Kojima's questionable past exemplifies precisely the sorts of problems that have led to widespread calls for cleaning up the virtually unlimited flow of big-money contributions into political campaigns.
In theory, current federal law limits political contributions to $5,000. But in practice, loopholes allow virtually unlimited contributions. Congress recently passed a law to place some limits on those loopholes, but Bush is expected to veto the bill.
Kojima's large contributions started around the same time as his difficulties with the North Carolina fish company, in the summer of 1988. On Thursday, Carolina Pride Seafood Inc., filed a federal lawsuit in Raleigh, N.C., asserting that the two GOP committees, the National Republican Senatorial Committee and the Republican Congressional Campaign Committee, are legally obligated to hold the $400,000 in trust for the creditors. The suit also accuses Kojima of fraud.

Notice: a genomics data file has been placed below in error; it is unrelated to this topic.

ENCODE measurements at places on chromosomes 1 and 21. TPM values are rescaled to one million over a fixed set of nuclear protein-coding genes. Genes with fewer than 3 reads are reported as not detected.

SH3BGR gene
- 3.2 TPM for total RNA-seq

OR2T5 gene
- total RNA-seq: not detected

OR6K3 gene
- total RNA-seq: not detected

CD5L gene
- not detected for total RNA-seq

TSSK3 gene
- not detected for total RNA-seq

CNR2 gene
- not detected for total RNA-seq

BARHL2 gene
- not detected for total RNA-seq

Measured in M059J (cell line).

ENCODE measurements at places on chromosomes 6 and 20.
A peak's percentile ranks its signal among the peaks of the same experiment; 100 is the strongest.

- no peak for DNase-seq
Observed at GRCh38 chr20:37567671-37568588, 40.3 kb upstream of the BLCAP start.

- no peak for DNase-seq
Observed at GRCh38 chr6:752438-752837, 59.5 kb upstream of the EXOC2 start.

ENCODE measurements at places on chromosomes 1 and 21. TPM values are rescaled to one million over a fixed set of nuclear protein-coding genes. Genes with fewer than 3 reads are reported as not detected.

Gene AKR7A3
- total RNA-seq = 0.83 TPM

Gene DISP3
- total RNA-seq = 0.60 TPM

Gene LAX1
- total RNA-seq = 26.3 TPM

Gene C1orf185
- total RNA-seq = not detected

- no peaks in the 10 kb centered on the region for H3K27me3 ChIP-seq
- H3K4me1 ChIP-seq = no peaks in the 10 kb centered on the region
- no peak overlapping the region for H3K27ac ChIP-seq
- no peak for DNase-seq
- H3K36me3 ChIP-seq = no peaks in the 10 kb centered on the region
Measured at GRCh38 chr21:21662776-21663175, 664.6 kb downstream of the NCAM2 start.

The lawsuit was filed after their attorney, Deyan Ranko Brashich, read about the mystery man in the newspaper in a New York pub the day after the fund-raiser.
"I slammed the bar with my open palm and probably said a couple of unmentionable expletives," Brashich said. "He walked away with $280,000 of my client's money."
Jeff Scott, a Los Angeles attorney for Indonesia-based Bank of Lippo, says he plans to consult with his client to determine whether he, too, should look to the Republican Party to reclaim some of its losses.
He said he has a judgment totaling about $600,000 against Kojima and some of his partners in a series of restaurant deals involving some of Los Angeles' best-known Chinese restaurants, among them Monkee and Mandarin Cove.